I was right to think that my reading "spurt" might be short-lived when I last wrote about what I was reading. I seem to have got stuck on one book right now. Not because it's a dud, but because I'm struggling with reading about how a young cancer patient copes with their treatment. It's beautifully written but as you can imagine, quite emotional.
Instead of reading I've been getting my craft on, so all is not lost - and if you want to see what I've been up to take a peek here.
After a beautiful weekend, the summer seems to have truly gone now - we've heavy rain forecast here for this afternoon, I thought I'd share the last of what I consider my 'summer' reads:
1. A Very Big House in the Country, Claire Sandy
The story is set in a rented holiday home, and a very big one at that as there's three families there sharing a holiday. Between them there's a few kids too, the Teenagers and the Eights as well as a baby. There's drama along the way too - as you'd expect from a family holiday, and the C-word (cancer, nothing ruder!) threatens to raise its head, but doesn't quite make it. It's a busy fortnight, one that starts with a bang and involves you in the trials and tribulations of the families dramas. And there's more than one. Definitely worth a read.
2. Uncluttered Attic Secrets, Jan Christensen
I didn't want this book to end. There is an attic and it is very cluttered, which is out of keeping with the rest of the house which has been inherited by Leslie. With her friend Tina they start to sort through the attic and they make quite a discovery and one I hadn't thought of. As the story unfolds there's more drama too, let me just say this book involves secret rooms and some undercover amateur sleuthing along the way too.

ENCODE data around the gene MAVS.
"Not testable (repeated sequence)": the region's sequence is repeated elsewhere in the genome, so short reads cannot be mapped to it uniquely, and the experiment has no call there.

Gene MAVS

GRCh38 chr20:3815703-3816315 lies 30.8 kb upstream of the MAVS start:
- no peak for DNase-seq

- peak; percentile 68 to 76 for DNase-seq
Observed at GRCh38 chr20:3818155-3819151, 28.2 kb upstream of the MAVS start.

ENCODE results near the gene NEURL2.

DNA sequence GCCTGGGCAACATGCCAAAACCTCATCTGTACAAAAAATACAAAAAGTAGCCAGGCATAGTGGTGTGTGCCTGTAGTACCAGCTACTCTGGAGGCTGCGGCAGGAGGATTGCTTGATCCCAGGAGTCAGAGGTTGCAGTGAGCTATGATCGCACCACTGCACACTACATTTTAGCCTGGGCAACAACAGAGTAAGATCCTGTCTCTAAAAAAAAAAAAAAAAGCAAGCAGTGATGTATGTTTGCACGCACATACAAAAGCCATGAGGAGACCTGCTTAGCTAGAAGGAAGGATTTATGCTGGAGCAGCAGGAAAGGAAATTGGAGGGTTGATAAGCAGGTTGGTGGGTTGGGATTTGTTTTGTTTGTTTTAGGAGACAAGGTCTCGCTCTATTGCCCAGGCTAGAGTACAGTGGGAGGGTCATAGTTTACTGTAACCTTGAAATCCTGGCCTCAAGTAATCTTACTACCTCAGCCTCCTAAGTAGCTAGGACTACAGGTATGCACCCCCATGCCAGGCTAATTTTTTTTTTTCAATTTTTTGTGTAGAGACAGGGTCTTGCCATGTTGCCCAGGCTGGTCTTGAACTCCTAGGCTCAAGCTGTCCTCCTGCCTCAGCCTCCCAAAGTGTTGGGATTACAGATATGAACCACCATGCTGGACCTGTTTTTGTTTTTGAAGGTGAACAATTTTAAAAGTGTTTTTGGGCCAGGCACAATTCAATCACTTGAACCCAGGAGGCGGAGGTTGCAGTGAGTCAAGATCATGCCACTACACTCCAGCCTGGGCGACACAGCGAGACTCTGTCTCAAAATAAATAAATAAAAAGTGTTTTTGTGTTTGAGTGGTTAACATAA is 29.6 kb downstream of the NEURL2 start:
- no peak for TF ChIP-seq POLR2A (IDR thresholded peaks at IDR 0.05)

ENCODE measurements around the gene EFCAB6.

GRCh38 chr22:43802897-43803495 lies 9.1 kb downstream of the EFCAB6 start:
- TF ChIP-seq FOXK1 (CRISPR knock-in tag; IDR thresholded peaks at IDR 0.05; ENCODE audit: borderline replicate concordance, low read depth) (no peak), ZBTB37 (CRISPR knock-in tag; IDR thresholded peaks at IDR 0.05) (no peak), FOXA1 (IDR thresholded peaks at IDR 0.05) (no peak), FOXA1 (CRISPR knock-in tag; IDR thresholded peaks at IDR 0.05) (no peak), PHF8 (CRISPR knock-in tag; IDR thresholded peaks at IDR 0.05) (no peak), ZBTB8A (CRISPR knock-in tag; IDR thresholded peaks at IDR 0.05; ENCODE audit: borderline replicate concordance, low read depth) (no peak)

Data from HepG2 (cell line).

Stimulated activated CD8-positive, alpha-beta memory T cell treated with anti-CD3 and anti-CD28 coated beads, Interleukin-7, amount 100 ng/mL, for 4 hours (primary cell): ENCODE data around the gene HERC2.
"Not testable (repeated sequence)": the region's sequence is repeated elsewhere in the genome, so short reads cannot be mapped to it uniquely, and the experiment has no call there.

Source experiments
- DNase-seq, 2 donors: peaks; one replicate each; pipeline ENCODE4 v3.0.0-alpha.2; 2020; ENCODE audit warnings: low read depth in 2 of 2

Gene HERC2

3. #PleaseRetweet, Emily Benet
Another book I couldn't put down. It's a lighthearted read and follows the main character - @sparkymay - as she starts a new job helping celebrities with a tendency to be a bit of a loose cannon look good in the Twittersphere. The job gets too much with unintentional consequences, she starts to think in hashtags, lose a sense of purpose and lose touch with reality. An amusing read and one that I hope none of us ever succumb to.
4. And what now?
Well, I'm going to carry on reading The Boy in the Mirror by Tom Preston, which is the book I mentioned earlier. It is powerfully written and it's one that I need to find time to read as reading it in bed before turning the lights out isn't working for me.
And looking at my current reading pile it seems to be dominated by magazines and a single subject! I'm sure I've got some books along that genre too.
I'm hoping that changing genre will help, but what do you do if you get stuck on a book?